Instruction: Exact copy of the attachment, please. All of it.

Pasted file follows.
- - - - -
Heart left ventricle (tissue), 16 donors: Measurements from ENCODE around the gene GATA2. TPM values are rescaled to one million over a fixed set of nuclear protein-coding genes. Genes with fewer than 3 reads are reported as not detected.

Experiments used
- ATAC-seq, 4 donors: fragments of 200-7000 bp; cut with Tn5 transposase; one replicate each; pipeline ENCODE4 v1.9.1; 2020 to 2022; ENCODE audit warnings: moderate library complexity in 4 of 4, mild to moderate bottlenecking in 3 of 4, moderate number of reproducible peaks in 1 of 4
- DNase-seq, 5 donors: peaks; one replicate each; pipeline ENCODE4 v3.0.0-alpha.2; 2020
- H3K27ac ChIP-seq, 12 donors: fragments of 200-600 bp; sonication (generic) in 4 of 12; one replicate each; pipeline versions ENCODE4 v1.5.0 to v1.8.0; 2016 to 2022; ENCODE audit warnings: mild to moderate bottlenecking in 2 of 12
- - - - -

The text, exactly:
Heart left ventricle (tissue), 16 donors: Measurements from ENCODE around the gene GATA2. TPM values are rescaled to one million over a fixed set of nuclear protein-coding genes. Genes with fewer than 3 reads are reported as not detected.

Experiments used
- ATAC-seq, 4 donors: fragments of 200-7000 bp; cut with Tn5 transposase; one replicate each; pipeline ENCODE4 v1.9.1; 2020 to 2022; ENCODE audit warnings: moderate library complexity in 4 of 4, mild to moderate bottlenecking in 3 of 4, moderate number of reproducible peaks in 1 of 4
- DNase-seq, 5 donors: peaks; one replicate each; pipeline ENCODE4 v3.0.0-alpha.2; 2020
- H3K27ac ChIP-seq, 12 donors: fragments of 200-600 bp; sonication (generic) in 4 of 12; one replicate each; pipeline versions ENCODE4 v1.5.0 to v1.8.0; 2016 to 2022; ENCODE audit warnings: mild to moderate bottlenecking in 2 of 12